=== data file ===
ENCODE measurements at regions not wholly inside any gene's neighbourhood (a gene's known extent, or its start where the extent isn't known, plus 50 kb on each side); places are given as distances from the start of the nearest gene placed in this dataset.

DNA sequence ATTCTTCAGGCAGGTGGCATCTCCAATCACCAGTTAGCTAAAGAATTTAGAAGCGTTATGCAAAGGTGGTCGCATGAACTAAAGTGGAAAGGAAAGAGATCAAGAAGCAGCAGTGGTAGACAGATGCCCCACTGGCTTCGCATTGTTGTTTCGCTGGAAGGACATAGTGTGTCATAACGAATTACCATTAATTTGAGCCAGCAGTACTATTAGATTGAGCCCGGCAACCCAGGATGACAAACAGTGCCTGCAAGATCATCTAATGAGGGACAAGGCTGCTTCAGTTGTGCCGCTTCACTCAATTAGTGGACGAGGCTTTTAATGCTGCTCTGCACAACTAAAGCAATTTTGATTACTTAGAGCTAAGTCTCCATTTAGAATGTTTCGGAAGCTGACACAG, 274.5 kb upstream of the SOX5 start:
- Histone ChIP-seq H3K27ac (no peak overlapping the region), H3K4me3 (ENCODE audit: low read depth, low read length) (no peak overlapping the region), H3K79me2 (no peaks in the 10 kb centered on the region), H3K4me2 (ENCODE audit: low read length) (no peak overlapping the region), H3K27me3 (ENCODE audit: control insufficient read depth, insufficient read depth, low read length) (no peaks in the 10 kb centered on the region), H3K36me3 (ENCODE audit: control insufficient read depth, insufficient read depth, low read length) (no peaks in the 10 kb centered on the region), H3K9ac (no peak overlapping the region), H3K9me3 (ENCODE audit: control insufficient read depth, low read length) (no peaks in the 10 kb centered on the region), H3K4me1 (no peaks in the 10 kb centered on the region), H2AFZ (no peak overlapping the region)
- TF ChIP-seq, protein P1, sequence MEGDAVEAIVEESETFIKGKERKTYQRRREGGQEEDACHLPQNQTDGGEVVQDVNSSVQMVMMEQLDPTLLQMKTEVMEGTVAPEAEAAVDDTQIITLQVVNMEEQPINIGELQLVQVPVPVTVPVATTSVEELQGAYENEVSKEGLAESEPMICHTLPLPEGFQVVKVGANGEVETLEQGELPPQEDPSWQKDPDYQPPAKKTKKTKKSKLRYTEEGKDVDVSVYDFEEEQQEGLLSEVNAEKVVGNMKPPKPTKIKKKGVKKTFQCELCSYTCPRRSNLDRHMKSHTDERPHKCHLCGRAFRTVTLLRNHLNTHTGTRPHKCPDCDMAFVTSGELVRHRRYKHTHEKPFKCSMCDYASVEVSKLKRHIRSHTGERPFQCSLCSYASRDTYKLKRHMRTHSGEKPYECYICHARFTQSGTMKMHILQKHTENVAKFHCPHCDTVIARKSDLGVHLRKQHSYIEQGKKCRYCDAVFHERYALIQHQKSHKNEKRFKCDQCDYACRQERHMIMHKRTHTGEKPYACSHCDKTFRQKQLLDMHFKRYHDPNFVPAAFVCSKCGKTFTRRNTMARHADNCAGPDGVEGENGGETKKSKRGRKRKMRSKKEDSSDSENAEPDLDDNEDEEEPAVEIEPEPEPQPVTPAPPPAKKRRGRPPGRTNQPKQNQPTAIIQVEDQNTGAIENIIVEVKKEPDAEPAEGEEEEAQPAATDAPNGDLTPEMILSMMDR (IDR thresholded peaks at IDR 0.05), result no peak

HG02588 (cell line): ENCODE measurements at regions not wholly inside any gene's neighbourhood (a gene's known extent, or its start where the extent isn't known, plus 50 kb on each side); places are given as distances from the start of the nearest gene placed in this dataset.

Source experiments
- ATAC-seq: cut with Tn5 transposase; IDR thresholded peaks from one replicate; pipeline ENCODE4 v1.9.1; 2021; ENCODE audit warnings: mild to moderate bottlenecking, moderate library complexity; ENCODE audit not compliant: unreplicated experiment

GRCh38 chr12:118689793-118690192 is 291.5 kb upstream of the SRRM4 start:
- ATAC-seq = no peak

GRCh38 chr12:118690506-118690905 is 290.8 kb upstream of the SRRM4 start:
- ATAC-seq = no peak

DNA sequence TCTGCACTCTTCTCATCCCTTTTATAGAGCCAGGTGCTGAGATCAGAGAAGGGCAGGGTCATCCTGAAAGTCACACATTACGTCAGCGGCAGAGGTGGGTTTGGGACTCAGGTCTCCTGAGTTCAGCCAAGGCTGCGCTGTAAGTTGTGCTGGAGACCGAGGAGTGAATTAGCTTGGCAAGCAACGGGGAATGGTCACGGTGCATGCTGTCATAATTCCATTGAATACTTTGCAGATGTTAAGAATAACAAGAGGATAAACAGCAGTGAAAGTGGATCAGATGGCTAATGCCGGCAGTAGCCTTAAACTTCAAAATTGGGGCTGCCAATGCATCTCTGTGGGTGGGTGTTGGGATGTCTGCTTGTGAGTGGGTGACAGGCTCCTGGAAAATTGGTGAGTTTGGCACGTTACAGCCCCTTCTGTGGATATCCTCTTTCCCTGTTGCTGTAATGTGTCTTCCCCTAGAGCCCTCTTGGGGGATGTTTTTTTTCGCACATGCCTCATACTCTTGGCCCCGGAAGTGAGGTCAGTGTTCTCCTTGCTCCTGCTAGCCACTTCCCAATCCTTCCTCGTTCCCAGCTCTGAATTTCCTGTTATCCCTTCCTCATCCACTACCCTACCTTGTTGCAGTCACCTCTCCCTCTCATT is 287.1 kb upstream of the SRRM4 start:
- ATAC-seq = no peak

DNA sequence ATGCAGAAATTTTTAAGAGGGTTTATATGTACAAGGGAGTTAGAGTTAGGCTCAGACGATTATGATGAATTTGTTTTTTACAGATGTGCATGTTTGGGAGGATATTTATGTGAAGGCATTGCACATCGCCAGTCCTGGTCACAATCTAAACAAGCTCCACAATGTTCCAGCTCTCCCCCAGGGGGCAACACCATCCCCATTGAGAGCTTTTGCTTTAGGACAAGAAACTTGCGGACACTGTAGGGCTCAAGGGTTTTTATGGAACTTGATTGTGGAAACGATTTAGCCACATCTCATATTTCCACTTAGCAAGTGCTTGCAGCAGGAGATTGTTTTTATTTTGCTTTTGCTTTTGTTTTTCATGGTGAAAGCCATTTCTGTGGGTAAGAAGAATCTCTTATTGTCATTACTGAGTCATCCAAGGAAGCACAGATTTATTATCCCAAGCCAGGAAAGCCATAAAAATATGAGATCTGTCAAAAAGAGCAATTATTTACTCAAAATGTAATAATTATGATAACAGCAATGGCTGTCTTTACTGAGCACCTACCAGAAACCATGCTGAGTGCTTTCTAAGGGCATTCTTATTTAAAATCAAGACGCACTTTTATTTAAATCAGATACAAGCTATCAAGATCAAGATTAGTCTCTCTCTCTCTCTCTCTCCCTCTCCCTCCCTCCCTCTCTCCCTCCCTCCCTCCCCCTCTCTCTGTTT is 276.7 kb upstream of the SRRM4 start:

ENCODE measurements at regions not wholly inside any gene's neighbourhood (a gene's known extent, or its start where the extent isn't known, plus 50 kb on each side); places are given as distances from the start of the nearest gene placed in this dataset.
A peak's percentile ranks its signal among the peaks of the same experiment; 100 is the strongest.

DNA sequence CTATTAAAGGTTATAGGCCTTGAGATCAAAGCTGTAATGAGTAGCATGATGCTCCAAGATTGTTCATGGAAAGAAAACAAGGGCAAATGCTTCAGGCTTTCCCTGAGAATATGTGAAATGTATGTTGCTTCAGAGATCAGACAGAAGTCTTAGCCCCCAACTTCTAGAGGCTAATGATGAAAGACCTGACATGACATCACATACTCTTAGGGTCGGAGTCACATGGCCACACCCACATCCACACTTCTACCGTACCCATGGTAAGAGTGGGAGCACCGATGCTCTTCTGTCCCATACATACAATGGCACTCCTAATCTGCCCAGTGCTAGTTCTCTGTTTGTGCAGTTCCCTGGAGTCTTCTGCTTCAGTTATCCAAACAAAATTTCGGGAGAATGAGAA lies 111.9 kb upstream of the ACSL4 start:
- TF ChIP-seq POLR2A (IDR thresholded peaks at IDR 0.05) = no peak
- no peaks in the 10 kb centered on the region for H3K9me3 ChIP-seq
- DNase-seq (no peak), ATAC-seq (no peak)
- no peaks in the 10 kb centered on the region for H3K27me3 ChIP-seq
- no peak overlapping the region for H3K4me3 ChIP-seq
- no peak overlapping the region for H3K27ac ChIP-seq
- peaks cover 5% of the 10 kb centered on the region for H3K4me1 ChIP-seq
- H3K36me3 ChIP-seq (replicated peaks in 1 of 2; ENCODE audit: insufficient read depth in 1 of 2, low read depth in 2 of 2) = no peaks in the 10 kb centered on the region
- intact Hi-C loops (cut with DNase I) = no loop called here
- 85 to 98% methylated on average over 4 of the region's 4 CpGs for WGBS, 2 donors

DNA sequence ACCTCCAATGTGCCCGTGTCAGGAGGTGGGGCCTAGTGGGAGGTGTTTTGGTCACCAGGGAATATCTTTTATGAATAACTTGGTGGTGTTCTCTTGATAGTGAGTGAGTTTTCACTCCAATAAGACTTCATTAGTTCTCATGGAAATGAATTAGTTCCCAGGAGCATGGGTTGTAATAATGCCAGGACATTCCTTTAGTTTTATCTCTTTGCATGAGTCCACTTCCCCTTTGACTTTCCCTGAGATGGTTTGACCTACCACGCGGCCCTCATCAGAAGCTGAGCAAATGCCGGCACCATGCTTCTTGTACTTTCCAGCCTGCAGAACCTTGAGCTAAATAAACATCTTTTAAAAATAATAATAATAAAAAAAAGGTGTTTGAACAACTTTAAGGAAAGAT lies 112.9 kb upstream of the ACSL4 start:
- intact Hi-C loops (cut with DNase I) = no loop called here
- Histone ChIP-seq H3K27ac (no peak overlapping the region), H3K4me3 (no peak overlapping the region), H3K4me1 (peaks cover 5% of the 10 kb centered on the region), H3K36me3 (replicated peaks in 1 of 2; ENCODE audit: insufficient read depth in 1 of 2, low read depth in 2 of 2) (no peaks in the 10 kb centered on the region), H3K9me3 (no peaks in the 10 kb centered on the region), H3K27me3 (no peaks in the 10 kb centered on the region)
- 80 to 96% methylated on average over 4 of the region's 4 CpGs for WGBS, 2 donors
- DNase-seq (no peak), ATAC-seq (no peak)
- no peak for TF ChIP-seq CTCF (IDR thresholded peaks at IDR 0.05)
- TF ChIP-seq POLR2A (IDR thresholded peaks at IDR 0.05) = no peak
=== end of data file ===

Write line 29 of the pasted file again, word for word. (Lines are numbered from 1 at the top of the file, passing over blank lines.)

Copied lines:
- intact Hi-C loops (cut with DNase I) = no loop called here